By Casey Cipriani | Indiewire February 26, 2014 at 11:17AM
Now, with the Olympics over and the world's eyes turned from Sochi, Russia's biggest film is coming to America and bringing with it questions about how the country's controversial anti-LGBT propaganda regulation laws and policies affect the Russian film industry.
"Stalingrad" is Russia's first film ever presented in IMAX 3D and is the country's highest grossing film of all time, having earned the equivalent of over $65 million at the box office during its six week run in Russian theaters. The film examines the extended battle between Soviet and German forces that helped turn the tide of World War II. "Stalingrad" is indeed an over-the-top, epic war drama no doubt inspired by many an American blockbuster.
Actress Yanina Studilina plays Masha, a Russian woman trapped in Stalingrad who catches the eye of a conflicted German soldier with whom she begins a relationship. When asked about how Putin's law may affect Russian cinema, she said that, as an actress it doesn't affect her much, but acknowledged that having LGBT characters in a film might be a bit difficult.
"Maybe for the mainstream it would be tough," she said. "There is, of course, some themes that are not so well discussed. But I think if you want to do [that] kind of movie, you can do it at a film festival. If it has a great showing at film festivals it can move to the mainstream."
Such is what happened with France's "Blue is the Warmest Color," which won the Palme D'or at Cannes, though its Russian distribution was small and limited to ages 18 and over.
She explained that an Estonian director she had previously worked with who was making a film about a romance between two women – one Russian and one French – had approached her asking if she would be interested in playing the Russian woman. She's not yet sure if she will take the part, but emphasized that she wasn't hesitant about the content.
"He was just asking if I was OK dealing with that at all," she said. "It's a part I would love to take, especially in this project. But he was a little bit nervous about how it will get released in Russia."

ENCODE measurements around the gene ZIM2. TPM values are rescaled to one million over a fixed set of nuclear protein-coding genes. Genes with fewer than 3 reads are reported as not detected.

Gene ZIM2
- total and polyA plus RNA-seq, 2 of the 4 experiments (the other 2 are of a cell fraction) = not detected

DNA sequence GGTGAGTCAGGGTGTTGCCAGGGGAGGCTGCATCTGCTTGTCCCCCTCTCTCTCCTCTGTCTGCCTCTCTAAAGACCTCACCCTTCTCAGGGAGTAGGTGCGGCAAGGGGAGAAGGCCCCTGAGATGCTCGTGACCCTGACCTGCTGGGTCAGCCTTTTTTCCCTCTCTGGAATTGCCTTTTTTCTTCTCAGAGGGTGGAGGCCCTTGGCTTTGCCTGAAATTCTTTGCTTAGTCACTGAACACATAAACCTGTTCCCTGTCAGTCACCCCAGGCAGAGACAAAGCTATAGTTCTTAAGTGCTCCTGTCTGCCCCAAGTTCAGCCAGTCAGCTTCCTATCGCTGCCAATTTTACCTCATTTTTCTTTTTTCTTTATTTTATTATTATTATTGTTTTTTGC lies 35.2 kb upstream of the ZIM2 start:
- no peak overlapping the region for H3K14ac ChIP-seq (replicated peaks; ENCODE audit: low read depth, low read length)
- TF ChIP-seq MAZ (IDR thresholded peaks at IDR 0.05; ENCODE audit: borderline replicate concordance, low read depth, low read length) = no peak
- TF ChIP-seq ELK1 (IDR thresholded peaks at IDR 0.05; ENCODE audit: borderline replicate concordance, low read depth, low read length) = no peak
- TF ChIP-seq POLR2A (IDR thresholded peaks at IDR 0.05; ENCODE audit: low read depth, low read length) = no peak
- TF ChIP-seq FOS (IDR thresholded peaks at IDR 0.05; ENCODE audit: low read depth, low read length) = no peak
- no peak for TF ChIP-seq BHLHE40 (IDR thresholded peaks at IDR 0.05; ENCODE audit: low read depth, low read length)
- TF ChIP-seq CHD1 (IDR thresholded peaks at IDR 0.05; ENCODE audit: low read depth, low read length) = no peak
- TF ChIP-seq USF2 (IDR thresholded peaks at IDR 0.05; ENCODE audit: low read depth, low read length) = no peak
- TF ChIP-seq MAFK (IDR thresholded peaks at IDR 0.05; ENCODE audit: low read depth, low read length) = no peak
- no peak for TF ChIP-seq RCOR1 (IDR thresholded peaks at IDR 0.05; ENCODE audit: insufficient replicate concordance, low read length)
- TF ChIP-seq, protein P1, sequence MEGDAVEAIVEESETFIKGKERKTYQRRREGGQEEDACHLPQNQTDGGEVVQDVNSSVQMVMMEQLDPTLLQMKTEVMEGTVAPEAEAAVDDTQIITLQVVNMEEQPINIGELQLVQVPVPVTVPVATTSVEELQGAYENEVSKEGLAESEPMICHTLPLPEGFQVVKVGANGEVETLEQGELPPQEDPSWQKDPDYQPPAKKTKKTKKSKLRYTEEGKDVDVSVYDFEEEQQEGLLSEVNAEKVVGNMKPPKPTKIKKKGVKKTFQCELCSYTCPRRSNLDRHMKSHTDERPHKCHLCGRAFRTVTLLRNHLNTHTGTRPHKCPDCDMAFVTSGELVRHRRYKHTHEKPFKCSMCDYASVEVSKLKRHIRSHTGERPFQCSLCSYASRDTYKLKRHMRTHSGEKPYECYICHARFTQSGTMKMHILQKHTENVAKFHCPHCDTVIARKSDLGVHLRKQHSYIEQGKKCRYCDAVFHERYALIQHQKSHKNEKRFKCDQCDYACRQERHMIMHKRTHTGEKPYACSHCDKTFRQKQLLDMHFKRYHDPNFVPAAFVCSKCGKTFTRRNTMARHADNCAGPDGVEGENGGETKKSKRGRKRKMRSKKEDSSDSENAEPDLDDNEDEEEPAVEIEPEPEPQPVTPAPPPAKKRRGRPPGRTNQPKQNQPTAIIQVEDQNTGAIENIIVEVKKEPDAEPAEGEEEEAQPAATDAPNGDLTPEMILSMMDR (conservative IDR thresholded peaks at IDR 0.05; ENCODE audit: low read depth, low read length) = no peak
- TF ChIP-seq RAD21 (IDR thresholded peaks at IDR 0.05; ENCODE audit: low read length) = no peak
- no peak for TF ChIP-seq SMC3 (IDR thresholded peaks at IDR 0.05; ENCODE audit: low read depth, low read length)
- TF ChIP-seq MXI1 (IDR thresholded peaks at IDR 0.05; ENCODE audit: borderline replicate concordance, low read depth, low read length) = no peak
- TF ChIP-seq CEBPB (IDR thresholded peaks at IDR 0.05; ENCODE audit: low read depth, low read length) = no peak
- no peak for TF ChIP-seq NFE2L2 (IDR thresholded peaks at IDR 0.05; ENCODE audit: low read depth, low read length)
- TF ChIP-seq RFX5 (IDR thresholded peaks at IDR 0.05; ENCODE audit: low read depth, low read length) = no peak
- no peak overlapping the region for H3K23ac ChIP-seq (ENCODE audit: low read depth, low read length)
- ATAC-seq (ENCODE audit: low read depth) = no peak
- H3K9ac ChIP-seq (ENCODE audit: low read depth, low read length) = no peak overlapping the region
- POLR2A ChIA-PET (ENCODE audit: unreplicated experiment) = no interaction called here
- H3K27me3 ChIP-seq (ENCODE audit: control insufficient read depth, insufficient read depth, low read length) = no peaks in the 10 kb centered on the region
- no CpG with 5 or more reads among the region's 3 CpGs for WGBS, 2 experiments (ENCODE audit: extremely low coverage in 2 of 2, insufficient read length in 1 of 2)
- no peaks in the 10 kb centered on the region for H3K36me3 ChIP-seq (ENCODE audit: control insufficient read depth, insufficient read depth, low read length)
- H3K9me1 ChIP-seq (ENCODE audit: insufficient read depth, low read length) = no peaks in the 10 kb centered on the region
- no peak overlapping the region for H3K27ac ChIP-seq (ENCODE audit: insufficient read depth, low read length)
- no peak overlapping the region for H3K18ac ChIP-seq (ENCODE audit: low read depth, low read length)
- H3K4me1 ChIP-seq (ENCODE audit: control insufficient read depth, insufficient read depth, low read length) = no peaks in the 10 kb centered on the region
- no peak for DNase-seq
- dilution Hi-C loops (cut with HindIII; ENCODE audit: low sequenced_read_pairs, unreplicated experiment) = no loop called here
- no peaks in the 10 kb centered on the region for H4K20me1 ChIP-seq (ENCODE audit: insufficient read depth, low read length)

"Stalingrad"'s director, Fedor Bondarchuk, said that film content is not an issue; rather, for decades the problem was financial.
"I think beginning from the 90s there haven't been any restrictions in terms of what to shoot," said Bondarchuk. "The only restriction was economic. And education because now we have new cameras and digital programming. This is the question, not the right choice in themes or genres."
Both Bondarchuk and Studilina believe that the issue of the LGBT propaganda law is, in a way, being blown out of proportion by the Western press, and creating a negative view of a brutal Russia that is simply nonexistent.
"We are just more conservative, I think, in some ways," Studilina said. "It's just a huge country and there are a lot of people who do like Putin and who don't like Putin. It's the same as in the U.S. someone is a Democrat the other is not." The law, Bondarchuk said, doesn't affect his filmmaking.
"We have put a lot of gay couples in films. I don't know of any films which have been rated higher because of gay people in it." Bondarchuk said. They say that despite the images of brutality and discrimination coming out of Russia, LGBT people do not live in fear and that Russia is not the frightening bastion of homophobia that the rest of the world may imagine. "I learn about this problem only from the newspapers but not in real life," Bondarchuk said. "It is not a real life problem."